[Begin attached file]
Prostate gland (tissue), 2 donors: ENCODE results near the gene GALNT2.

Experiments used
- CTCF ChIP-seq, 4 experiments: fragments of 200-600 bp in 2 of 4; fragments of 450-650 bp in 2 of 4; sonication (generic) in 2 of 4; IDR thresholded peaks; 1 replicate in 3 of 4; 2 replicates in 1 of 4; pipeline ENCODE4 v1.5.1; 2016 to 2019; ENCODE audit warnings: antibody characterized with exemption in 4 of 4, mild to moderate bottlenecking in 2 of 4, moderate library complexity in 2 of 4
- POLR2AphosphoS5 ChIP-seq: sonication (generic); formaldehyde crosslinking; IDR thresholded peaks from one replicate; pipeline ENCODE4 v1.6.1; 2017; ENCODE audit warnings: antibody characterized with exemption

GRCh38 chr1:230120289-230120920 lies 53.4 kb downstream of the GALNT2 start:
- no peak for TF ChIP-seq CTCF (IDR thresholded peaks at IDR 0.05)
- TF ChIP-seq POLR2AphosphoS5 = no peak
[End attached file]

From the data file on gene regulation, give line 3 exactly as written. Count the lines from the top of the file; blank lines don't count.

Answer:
- CTCF ChIP-seq, 4 experiments: fragments of 200-600 bp in 2 of 4; fragments of 450-650 bp in 2 of 4; sonication (generic) in 2 of 4; IDR thresholded peaks; 1 replicate in 3 of 4; 2 replicates in 1 of 4; pipeline ENCODE4 v1.5.1; 2016 to 2019; ENCODE audit warnings: antibody characterized with exemption in 4 of 4, mild to moderate bottlenecking in 2 of 4, moderate library complexity in 2 of 4